Tuesday, July 12, 2011
21 years ago when my children were born I realized that birthdays were a connection between parent and child. Every child birth is different and tells a story about the child and his/her parents. CT for example was born premature during a snowstorm by emergency cesarean. The morning of his birth I woke up from a dream, which literally told me: “Go to the hospital today is the day.” There was nothing wrong with me or the baby and I didn’t know how I would explain my impromptu visit to the maternity ward. Finally, I just got dressed and took the subway to the hospital. The last thing I wanted to do is disobey the dreaming. When I got to the hospital I decided to drop in at the pre-natal clinic. Since I’m diabetic I simply asked for a non-stress test. When they did the test they noticed that CT’s heart was in distress and sent me to the maternal ward. I was worried, but also incredibly appreciative towards my dreams. From there it moved quickly until he was born. CT’s birth story expressed a dream adventure, which had every detail meant for an action movie.
Every year after CT’s birth we tried through his birthday to remind him of his birth story. We obviously did the same with KT. The idea was to choose themes every year that would tell the story of their birth. I wanted them to get consciousness of themselves and their life story through their birthdays. I purposely and intentionally made of their day a gateway to their own power or medicine. The idea came from my Iroquois naming ceremony. LL an Iroquois teacher from Ontario did a naming ceremony at the Big Cove reserve in N.B. over a decade ago. I was fortunate enough to be a guest. At the ceremony there were a few families with their new born babies. I found it wonderful the way the elders found exactly the perfect names for these little ones just by listening to the child birth stories. Even my name fit me wonderfully.
For a while I was completely obsessed with learning more about the gestation and child birth process and how it affects the baby’s life story as well as the parents relationship to their child. For example I once heard a story about a woman who feared mice so badly that she somehow created a birth mark that looked exactly like a small mouse on her baby’s thigh. The child grew up and became fascinated about mice. During a sweat lodge this woman excitedly discovered that the mouse was her main totem. With this information she suddenly understood why her mother was constantly jealous and fearful of her. They had a difficult relationship. She was able to accept her mother’s limitations and let go of her resentment. This sweat lodge experience was incredibly healing for FD.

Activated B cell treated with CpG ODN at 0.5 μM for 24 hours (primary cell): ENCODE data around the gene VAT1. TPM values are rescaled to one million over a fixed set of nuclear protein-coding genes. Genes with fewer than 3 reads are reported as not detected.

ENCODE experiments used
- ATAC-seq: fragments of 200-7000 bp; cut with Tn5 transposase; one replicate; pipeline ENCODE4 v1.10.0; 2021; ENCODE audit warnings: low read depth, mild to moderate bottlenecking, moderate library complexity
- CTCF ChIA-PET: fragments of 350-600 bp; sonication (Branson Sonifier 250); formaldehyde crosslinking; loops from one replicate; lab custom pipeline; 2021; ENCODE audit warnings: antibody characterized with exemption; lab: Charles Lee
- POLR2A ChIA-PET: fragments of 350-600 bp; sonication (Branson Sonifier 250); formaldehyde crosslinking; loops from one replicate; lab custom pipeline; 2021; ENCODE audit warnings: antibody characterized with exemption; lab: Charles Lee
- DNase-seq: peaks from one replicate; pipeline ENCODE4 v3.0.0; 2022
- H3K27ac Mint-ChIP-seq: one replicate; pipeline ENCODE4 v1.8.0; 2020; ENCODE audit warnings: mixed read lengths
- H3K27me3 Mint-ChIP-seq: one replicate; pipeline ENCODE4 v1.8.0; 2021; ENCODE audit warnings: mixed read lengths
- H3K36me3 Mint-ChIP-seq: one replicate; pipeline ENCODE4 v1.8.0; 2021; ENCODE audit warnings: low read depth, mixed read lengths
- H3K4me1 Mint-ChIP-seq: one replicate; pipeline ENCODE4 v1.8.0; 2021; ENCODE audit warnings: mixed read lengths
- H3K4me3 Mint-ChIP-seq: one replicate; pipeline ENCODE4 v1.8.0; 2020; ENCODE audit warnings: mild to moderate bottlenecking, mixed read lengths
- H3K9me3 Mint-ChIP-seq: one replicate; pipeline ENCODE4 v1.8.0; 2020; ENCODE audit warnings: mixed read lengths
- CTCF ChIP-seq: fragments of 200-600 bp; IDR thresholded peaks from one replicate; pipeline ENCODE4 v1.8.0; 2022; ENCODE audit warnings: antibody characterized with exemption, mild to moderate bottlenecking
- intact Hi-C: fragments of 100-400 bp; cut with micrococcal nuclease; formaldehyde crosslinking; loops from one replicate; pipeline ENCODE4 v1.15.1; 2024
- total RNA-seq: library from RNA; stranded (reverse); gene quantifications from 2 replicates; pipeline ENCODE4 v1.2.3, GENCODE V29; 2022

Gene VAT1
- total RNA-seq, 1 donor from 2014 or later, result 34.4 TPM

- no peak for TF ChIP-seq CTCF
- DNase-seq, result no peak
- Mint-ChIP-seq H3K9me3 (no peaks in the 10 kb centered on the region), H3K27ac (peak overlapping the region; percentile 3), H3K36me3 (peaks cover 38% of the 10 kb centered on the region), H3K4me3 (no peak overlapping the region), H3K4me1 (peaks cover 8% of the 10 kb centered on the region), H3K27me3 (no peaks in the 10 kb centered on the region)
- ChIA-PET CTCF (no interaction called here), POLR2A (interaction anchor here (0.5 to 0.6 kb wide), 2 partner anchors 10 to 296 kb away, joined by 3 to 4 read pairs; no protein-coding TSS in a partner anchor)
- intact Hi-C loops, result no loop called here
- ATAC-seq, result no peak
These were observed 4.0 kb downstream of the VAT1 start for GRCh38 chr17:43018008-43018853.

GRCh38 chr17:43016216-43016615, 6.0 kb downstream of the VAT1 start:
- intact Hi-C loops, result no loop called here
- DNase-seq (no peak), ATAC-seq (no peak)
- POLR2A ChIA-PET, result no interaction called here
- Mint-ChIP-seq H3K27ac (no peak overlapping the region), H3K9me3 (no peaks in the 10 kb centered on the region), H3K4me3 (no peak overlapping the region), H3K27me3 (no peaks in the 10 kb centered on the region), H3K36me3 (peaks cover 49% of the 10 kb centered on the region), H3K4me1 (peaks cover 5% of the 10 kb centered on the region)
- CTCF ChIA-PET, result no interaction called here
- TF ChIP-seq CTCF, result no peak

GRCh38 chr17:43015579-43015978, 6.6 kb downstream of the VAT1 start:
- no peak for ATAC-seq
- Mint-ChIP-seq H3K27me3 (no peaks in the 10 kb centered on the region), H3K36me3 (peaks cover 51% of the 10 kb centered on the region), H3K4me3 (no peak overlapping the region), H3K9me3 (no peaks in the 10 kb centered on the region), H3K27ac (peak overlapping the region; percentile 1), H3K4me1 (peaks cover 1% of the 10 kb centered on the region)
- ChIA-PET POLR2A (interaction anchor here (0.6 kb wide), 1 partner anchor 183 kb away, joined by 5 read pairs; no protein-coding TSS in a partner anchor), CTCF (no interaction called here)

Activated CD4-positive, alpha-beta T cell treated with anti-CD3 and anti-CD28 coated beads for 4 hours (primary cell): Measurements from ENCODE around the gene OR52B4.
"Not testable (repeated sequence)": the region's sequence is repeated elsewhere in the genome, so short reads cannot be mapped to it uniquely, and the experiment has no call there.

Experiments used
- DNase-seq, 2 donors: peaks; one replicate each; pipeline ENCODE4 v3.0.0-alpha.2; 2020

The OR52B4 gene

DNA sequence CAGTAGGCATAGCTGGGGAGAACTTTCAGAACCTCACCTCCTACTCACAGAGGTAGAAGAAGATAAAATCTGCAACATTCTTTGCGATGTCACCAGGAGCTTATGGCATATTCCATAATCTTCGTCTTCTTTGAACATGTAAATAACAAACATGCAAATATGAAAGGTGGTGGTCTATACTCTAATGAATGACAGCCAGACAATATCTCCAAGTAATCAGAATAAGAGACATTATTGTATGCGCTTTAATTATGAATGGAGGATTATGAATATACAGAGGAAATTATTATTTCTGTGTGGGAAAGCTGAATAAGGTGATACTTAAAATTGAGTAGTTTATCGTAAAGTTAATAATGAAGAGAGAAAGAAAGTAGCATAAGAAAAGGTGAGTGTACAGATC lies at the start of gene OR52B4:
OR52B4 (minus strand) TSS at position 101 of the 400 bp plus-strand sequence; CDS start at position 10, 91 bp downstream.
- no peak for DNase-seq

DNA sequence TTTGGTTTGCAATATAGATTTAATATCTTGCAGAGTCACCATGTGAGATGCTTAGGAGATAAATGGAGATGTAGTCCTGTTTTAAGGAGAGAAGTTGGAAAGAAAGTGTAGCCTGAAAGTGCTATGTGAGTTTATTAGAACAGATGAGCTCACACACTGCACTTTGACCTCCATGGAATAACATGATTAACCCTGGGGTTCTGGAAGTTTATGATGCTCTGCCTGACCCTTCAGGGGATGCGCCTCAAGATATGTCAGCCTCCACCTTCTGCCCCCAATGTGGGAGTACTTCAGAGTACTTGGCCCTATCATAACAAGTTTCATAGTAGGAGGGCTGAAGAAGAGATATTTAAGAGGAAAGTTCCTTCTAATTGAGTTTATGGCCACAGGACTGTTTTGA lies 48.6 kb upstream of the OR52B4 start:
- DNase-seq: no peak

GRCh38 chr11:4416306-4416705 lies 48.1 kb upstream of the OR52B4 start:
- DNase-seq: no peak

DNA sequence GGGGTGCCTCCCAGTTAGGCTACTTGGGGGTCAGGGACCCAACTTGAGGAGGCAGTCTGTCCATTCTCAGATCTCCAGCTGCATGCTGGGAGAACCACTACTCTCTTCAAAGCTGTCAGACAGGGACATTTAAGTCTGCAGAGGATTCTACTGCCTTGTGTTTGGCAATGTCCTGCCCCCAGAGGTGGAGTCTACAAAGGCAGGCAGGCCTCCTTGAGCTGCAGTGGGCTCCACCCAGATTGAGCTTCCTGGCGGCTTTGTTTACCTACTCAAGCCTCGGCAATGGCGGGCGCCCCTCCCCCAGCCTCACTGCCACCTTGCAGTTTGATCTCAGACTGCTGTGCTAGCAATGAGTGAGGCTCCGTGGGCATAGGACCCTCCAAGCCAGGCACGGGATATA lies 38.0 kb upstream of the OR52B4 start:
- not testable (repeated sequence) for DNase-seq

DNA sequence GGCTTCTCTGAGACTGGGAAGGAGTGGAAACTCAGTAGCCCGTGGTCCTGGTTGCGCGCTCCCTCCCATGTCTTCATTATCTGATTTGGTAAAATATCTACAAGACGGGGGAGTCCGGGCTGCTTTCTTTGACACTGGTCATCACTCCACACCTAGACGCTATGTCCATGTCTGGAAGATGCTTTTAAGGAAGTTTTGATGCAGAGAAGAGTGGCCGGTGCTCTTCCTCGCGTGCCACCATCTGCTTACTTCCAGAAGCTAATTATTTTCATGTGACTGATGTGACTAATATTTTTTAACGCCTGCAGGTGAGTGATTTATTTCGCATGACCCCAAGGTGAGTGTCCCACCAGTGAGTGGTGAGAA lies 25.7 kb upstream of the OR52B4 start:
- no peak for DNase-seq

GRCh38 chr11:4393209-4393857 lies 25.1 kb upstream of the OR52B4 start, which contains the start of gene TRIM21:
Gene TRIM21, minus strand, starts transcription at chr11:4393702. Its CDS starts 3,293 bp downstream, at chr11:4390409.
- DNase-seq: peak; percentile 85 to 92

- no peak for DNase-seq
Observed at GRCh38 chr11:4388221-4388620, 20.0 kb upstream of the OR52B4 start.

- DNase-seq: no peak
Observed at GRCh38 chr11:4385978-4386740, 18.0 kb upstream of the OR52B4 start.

In some traditions it is believed that during the gestation period the baby’s soul actually travels by canoe from their world to our world, shore to shore. This journey is later repeated during the child’s incarnation. Like dreaming there’s a repetition of metaphors and these scenarios are etched with lessons, teachings, revelations, prophecies and healing. I’ve found through working with these stories along with my children that the stories even talk about past lives and show patterns that should be worked through and transformed. Stories of Creation can be amazingly helpful in self-discovery and great guidance towards self-emergence.
With both CT and KT I had dreamt about journeys by canoe. EC an elder, teacher and friend of mine explained that if I had these dreams it meant that my own soul had the memory of First Nation ancient creation stories. It made sense to me because often I dream in other languages and sometimes I even find the origin of some of the words I speak. Most every time it has been the Mic Mac language. In my case, it was my gestations, which synchronically lead me to explore deeper my Iroquois and Wabanaki ancestry. For example during the summer 1990 while I was pregnant with CT I participated in the Oka crisis. I seemed called to support this caused as if CT’s story depended on it. When you don’t live on a reservation it’s easy to disconnect from what goes on there and allow yourself to simply become a Westerner. I think we all do this. Unless we are tied to a strong cultural community, we often don’t explore the idea of culture at all. So many kids these days don’t even know about their ancestors and their stories. I understand the beauty of the melting pot concept but at the same time there wouldn’t be this beauty if at the bottom of the pot there wasn’t distinct four directions (yellow, red, black and white). I’m a strong believer in history and learning how not to repeat our same mistakes. It’s always made sense to me to explore the past and be more conscious of the part we play in our future.